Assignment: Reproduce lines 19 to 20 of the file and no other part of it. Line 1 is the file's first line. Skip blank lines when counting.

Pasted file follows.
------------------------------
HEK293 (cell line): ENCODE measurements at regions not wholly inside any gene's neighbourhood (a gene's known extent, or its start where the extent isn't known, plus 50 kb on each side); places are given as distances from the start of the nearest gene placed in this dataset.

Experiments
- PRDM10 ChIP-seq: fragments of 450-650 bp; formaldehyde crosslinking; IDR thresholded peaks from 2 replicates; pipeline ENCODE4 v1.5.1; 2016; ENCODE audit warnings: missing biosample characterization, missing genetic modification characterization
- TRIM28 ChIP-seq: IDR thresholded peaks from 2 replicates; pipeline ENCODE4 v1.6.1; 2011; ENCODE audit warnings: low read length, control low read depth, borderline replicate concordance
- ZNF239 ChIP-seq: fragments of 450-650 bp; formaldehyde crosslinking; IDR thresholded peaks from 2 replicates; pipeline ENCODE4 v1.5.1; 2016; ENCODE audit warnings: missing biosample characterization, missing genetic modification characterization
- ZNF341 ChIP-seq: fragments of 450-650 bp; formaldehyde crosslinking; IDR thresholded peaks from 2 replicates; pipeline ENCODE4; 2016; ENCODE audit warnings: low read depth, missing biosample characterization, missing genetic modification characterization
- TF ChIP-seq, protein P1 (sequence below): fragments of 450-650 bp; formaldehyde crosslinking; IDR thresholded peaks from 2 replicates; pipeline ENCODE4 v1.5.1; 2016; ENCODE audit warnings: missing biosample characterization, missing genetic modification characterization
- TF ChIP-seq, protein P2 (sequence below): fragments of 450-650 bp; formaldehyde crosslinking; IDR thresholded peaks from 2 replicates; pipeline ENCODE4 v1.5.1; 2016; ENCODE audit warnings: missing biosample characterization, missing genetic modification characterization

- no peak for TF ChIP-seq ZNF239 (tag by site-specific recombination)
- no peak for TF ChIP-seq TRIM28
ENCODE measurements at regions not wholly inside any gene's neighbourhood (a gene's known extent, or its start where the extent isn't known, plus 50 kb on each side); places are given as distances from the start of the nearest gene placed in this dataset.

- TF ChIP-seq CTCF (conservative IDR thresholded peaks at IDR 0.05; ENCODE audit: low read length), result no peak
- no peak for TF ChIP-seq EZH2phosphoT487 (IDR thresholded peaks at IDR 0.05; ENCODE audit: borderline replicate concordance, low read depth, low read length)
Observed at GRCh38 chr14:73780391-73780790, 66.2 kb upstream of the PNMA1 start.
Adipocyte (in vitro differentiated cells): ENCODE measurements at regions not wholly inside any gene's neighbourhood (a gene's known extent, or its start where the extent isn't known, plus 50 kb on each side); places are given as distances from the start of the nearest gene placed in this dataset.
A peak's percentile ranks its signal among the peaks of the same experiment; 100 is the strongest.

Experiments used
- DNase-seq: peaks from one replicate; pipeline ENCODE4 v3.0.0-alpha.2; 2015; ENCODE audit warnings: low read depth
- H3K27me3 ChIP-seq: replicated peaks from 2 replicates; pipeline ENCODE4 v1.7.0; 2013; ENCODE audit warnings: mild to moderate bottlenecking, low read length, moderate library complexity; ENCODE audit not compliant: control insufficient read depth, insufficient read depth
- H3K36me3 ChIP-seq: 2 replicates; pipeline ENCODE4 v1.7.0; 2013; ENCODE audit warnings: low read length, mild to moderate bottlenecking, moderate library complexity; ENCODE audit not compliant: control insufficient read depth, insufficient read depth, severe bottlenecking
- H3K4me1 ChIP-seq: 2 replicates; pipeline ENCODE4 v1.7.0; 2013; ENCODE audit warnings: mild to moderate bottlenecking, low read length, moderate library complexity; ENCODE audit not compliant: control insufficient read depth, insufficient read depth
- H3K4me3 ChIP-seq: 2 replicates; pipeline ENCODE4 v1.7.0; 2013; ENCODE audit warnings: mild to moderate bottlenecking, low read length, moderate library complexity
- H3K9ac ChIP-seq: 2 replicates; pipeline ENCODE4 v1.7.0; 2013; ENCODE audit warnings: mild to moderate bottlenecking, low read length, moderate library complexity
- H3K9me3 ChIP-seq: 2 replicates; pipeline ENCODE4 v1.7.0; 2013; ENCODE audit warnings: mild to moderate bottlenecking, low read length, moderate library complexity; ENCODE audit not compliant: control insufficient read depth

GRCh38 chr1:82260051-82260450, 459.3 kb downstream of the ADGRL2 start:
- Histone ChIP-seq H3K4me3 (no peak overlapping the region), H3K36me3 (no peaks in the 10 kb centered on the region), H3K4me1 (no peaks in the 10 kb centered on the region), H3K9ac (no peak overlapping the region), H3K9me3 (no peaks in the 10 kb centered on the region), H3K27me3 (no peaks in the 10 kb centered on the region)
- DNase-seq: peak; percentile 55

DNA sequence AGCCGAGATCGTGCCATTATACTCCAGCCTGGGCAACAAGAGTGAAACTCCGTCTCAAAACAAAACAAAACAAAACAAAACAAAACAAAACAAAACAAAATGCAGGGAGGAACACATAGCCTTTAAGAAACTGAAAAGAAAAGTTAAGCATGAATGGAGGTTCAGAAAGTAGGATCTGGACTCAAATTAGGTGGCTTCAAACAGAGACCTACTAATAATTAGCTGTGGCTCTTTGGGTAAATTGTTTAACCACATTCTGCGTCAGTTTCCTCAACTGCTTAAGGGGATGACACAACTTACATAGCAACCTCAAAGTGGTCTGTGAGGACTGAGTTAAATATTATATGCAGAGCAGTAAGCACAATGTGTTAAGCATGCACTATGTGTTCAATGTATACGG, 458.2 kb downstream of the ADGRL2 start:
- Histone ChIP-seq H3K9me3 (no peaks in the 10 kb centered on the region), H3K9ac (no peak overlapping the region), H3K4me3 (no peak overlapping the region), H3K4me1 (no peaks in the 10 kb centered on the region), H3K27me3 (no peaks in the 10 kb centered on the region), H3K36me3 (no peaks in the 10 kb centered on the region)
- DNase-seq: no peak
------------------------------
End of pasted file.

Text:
- H3K27me3 ChIP-seq: replicated peaks from 2 replicates; pipeline ENCODE4 v1.7.0; 2013; ENCODE audit warnings: mild to moderate bottlenecking, low read length, moderate library complexity; ENCODE audit not compliant: control insufficient read depth, insufficient read depth
- H3K36me3 ChIP-seq: 2 replicates; pipeline ENCODE4 v1.7.0; 2013; ENCODE audit warnings: low read length, mild to moderate bottlenecking, moderate library complexity; ENCODE audit not compliant: control insufficient read depth, insufficient read depth, severe bottlenecking